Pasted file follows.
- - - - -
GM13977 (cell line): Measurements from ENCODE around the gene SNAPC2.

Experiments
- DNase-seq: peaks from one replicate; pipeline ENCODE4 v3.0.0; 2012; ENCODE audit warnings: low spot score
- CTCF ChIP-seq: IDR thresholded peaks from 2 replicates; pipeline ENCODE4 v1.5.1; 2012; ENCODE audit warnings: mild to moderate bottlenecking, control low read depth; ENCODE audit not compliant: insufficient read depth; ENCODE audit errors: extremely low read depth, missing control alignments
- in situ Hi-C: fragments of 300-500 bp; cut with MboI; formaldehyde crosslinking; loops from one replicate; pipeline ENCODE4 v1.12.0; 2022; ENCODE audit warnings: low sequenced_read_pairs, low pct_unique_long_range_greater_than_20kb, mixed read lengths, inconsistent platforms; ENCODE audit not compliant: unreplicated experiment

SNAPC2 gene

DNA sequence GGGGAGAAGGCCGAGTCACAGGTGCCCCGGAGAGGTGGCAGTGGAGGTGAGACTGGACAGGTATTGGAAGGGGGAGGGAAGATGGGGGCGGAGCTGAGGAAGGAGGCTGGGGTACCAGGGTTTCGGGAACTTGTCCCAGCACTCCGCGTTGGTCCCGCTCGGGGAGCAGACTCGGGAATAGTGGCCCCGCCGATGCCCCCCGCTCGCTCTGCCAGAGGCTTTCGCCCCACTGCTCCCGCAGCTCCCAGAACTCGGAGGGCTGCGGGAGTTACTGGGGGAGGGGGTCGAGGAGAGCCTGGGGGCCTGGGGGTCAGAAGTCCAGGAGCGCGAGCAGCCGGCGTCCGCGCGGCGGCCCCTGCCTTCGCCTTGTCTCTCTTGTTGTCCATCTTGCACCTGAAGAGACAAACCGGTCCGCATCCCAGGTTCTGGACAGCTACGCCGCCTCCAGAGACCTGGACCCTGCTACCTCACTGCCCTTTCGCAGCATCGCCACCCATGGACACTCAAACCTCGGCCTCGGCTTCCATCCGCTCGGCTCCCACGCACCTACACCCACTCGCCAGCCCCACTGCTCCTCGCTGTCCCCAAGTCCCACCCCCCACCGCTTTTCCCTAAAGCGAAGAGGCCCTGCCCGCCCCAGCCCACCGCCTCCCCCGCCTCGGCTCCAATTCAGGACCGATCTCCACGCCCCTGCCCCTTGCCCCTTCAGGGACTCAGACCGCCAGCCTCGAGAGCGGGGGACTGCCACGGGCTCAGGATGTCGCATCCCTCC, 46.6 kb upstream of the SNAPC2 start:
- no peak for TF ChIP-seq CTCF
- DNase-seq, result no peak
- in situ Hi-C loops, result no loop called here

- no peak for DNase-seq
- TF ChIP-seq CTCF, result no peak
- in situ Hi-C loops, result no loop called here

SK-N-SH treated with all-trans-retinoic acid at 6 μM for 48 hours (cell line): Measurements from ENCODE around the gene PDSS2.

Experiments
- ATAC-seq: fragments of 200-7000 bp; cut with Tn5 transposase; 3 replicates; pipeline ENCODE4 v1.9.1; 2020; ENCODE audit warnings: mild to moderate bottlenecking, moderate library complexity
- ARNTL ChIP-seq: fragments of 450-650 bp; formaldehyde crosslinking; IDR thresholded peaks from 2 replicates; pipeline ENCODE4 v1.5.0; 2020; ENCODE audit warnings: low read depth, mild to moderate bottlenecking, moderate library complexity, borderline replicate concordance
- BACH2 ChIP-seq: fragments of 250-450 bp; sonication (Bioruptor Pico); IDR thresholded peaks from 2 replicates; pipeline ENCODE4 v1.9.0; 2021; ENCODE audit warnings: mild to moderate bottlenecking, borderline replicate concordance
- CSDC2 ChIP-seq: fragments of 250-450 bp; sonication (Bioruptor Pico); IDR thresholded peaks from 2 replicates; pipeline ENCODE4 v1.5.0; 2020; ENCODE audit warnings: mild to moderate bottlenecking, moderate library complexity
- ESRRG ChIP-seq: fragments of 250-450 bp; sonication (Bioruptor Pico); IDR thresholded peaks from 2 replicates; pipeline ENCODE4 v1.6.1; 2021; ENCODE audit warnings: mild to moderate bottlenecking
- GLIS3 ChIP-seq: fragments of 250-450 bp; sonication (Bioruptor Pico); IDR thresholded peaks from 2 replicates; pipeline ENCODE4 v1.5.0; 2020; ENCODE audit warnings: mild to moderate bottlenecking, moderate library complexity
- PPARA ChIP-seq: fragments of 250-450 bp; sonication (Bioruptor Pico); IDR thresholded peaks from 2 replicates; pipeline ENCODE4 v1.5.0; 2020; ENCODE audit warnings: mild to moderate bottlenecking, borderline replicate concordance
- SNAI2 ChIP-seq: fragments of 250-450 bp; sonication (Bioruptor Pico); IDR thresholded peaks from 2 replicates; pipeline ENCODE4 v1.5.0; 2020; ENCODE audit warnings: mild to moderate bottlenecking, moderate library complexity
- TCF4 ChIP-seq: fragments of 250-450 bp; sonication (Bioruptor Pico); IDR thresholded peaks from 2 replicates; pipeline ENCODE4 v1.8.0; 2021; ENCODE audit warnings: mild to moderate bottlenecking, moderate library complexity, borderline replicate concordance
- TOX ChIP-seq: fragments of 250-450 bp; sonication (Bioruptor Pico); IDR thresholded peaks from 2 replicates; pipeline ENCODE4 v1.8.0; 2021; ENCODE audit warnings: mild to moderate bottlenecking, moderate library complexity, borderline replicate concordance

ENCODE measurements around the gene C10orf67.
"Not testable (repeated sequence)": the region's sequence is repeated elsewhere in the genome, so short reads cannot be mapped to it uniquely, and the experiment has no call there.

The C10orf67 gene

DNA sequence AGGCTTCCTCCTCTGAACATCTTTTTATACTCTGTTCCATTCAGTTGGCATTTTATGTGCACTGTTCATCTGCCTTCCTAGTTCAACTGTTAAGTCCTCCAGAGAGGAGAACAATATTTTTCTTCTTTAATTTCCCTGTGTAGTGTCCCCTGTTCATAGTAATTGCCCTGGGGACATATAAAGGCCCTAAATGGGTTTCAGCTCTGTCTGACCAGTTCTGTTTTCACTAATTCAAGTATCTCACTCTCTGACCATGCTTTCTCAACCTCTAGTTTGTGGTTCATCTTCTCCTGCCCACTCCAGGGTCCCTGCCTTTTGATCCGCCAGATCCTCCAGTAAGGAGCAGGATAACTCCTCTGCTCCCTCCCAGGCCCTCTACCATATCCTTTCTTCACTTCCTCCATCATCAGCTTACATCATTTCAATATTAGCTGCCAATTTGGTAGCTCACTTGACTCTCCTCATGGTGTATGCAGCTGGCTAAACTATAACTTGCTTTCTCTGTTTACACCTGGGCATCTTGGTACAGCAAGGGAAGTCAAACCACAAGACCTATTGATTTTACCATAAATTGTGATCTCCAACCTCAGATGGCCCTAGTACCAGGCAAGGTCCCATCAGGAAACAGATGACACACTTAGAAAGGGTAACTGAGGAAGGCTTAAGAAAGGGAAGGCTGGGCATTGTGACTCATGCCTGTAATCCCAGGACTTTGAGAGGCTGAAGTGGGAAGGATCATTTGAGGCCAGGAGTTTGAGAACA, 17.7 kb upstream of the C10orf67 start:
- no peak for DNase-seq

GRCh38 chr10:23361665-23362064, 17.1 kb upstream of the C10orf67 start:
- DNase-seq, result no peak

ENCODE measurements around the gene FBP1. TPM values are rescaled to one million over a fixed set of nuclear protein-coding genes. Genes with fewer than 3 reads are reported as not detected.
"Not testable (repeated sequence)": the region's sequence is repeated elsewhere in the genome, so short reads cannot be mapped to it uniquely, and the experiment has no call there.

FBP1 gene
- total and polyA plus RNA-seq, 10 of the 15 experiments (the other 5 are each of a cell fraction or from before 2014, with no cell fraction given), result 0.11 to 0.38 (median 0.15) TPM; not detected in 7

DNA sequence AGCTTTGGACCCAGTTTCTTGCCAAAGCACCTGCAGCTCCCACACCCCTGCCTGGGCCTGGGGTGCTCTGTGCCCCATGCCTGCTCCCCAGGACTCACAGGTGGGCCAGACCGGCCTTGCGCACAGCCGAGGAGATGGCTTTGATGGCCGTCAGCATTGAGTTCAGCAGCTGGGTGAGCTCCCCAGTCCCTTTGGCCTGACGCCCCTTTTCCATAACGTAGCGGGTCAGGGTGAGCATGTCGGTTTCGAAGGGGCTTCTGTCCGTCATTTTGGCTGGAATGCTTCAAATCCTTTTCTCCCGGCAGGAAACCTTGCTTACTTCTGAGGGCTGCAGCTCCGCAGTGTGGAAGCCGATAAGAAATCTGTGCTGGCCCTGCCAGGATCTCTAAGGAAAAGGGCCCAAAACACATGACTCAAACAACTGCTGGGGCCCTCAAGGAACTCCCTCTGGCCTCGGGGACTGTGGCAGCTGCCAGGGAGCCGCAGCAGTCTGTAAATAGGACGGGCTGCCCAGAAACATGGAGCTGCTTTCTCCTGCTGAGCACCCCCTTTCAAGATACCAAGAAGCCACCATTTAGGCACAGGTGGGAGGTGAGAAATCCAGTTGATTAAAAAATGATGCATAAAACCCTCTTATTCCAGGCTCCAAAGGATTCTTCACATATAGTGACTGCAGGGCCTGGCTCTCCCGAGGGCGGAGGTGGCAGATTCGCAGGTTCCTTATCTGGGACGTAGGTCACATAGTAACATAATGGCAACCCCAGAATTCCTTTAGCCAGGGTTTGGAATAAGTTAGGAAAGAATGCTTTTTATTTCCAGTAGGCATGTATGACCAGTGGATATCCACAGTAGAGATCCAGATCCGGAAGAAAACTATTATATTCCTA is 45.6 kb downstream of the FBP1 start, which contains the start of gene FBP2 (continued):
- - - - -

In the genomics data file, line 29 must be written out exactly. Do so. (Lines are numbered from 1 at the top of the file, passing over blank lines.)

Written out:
DNA sequence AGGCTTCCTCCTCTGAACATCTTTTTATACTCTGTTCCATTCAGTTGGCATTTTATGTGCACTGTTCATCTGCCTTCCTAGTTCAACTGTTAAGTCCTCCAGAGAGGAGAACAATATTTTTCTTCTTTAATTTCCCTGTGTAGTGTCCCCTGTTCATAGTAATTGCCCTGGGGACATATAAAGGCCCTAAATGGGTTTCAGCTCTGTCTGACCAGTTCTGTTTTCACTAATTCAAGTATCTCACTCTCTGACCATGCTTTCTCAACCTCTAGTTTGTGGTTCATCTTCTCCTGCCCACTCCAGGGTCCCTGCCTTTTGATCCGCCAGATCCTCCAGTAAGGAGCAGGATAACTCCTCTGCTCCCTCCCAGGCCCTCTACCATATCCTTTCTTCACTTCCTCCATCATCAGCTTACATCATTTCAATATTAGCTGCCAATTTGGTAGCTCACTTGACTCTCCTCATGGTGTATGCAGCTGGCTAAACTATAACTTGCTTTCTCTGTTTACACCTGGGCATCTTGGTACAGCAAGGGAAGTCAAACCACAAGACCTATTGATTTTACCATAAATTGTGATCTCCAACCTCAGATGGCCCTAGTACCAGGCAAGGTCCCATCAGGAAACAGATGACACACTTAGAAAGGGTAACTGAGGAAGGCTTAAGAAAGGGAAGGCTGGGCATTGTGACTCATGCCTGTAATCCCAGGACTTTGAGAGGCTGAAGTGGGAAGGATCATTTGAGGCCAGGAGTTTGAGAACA, 17.7 kb upstream of the C10orf67 start: